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Inorganic Chemicals

Johnson Matthey to exit battery materials

Step ends one of the firm’s plans for countering the decline of the catalytic converter business

by Alex Scott
November 12, 2021

A photo of an electric car.
Credit: Johnson Matthey
Johnson Matthey had intended to become a supplier of cathode materials for electric car batteries.

Johnson Matthey (JM), a leading player in precious-metal chemistry, says it plans to sell its lithium-ion battery materials business and exit the sector. The battery business was one of two the British firm was developing to counter an expected decline in its core business of making automotive catalytic converters.

The company cites the rapid commoditization of battery materials and competition from “alternative technologies” as reasons for its exit decision. JM says it is making the move after a detailed review ahead of critical investment milestones.

JM was developing a nickel-rich cathode material it called eLNO. It has invested about $200 million in R&D to develop the cathode material and has valued the assets of the business at about $450 million. The business has about 430 employees, most of whom are based in the UK.

The firm had been planning to open a 10,000-metric-ton-per-year cathode material plant in Poland in 2024 and had already begun planning the construction of a second, bigger plant.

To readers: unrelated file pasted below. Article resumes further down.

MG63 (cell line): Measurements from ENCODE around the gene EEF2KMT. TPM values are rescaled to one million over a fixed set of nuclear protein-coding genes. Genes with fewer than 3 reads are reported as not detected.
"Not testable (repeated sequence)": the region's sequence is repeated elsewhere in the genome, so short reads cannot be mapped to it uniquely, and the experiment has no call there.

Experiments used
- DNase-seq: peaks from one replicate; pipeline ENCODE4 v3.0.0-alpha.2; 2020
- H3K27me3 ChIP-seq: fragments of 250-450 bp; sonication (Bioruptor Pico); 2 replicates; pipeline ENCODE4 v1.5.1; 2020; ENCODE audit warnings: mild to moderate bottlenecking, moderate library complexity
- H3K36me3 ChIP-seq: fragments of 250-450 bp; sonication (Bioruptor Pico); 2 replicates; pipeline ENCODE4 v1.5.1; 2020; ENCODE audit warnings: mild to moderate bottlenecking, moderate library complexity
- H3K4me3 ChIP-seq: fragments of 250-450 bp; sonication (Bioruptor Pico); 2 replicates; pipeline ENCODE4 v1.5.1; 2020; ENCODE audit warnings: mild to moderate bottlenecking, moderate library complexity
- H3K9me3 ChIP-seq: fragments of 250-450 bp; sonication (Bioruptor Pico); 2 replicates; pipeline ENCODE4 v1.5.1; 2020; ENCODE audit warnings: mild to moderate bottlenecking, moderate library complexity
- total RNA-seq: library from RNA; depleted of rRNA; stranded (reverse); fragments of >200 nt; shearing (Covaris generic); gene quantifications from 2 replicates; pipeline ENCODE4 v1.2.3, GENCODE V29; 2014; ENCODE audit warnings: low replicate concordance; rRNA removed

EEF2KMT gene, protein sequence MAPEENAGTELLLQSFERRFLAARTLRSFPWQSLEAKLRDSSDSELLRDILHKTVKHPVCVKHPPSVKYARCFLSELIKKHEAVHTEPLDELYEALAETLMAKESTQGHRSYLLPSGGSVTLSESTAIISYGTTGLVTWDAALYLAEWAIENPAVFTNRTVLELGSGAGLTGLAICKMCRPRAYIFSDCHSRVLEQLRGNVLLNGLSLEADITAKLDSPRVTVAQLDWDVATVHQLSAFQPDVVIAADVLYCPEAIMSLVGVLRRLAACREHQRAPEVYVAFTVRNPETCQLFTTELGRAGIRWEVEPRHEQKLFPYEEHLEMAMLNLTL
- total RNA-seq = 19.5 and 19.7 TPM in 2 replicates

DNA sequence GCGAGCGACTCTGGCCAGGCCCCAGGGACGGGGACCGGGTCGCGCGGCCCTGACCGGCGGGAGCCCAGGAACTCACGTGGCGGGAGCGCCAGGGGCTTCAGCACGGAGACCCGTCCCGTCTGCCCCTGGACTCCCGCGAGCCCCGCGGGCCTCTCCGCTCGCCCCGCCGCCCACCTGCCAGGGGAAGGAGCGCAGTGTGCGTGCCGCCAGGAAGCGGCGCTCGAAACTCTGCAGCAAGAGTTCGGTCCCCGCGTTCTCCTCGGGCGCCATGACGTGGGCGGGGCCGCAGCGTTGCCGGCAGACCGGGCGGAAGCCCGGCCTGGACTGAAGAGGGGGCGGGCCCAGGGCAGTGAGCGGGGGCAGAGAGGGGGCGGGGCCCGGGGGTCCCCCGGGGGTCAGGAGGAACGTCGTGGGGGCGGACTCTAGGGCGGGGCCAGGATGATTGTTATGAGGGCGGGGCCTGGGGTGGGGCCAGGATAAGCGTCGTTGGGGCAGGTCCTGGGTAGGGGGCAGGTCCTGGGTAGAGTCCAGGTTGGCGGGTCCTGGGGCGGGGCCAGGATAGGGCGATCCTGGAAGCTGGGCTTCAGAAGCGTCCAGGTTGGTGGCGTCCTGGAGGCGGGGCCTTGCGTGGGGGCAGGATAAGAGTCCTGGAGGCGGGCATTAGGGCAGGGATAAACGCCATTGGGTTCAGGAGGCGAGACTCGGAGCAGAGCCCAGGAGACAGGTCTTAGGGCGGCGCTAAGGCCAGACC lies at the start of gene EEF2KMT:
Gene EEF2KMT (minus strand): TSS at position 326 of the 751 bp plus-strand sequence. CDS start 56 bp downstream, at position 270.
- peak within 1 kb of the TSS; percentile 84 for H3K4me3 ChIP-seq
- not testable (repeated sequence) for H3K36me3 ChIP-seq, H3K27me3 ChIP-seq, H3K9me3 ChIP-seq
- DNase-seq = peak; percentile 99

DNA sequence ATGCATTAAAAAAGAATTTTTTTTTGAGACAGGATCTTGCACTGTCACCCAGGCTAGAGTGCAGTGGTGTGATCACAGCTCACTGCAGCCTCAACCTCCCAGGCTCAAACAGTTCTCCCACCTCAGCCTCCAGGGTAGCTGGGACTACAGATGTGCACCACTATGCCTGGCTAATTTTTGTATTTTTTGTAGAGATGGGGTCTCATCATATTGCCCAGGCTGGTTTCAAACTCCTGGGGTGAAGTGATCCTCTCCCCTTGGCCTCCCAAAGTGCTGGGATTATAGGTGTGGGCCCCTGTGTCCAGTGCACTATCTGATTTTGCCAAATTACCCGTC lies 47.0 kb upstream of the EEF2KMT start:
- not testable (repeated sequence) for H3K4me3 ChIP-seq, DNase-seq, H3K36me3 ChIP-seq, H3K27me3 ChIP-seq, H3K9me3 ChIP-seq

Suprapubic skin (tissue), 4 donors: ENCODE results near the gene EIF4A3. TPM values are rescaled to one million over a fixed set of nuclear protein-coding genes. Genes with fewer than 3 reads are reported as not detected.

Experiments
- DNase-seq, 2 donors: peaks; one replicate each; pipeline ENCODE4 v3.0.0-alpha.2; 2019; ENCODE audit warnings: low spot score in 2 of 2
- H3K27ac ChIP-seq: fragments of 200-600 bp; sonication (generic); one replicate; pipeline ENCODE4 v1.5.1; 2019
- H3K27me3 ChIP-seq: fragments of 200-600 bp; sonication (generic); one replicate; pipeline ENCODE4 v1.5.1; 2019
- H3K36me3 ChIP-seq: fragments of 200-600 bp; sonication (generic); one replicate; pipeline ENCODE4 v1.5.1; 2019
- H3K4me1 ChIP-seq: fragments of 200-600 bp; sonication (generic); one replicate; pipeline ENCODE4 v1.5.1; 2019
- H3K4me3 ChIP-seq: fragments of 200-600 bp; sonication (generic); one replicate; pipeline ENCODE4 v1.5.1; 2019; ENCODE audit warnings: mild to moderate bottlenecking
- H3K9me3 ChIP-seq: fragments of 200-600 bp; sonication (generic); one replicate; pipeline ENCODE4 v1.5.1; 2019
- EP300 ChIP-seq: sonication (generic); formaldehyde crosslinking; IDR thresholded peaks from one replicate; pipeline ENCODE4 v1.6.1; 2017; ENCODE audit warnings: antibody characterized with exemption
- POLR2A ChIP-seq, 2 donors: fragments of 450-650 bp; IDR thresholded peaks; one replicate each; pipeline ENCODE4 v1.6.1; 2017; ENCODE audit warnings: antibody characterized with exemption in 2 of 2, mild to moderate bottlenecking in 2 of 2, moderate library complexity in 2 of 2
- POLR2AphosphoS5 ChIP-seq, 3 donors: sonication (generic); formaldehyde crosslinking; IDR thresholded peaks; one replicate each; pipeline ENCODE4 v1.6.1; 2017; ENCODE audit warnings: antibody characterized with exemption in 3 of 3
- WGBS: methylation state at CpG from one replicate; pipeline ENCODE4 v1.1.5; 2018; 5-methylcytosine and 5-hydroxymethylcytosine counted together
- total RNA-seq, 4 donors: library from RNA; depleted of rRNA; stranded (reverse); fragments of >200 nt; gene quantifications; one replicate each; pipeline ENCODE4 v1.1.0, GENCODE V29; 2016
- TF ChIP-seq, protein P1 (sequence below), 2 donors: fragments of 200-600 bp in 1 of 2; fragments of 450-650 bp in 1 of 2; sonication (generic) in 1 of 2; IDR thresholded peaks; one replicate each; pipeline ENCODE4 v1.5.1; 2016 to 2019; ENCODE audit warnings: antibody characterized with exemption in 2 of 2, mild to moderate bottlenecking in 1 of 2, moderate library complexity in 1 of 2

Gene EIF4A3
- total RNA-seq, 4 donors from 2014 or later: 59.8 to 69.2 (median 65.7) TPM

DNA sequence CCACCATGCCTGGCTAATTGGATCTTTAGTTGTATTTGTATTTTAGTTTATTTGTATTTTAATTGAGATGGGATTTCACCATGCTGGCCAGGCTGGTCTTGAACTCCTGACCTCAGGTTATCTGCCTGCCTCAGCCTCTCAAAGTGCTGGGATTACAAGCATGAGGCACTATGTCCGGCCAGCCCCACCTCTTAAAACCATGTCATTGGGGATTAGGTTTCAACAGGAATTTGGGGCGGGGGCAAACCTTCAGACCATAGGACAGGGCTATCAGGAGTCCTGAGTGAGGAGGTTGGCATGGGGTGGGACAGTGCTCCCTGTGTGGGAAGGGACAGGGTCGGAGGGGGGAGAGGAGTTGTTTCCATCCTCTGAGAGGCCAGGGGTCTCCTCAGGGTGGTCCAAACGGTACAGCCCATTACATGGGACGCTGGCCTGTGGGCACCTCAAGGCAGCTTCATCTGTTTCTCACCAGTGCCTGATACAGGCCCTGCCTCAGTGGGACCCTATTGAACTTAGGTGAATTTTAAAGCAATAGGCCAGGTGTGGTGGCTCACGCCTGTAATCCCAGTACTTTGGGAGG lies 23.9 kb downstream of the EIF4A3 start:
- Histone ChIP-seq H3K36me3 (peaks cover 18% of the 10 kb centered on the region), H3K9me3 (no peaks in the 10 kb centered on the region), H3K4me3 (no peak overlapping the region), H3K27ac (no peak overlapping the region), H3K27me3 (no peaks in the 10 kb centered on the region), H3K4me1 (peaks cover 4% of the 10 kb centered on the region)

Until now, JM had been touting the cathode material as helping it transition away from its main business of selling catalytic converters, which is expected to decline as the world transitions away from combustion-engine vehicles.

In an interview with C&EN earlier this year, Johnson Matthey’s CEO, Robert MacLeod, acknowledged the high cost of investing in battery materials and said its other new business—providing technology for making low-carbon and carbon-free hydrogen—requires much less capital. Still, MacLeod expressed confidence in the cathode material’s potential for success.

JM’s exit from battery materials raises questions about how the company can replace income from its catalytic converter business over the long term, according to a report published by Jefferies Group, an investment firm. “Ultimately, the challenge remains,” the report says.

Jefferies expects JM will have to write off much of what it has invested in the battery business. “We question the ability to realize much value from the £340m [$450 million] net asset base,” the report says.

In a separate announcement, JM said MacLeod will step down as CEO on March 1, 2022, to be replaced by Bayer crop science executive Liam Condon.



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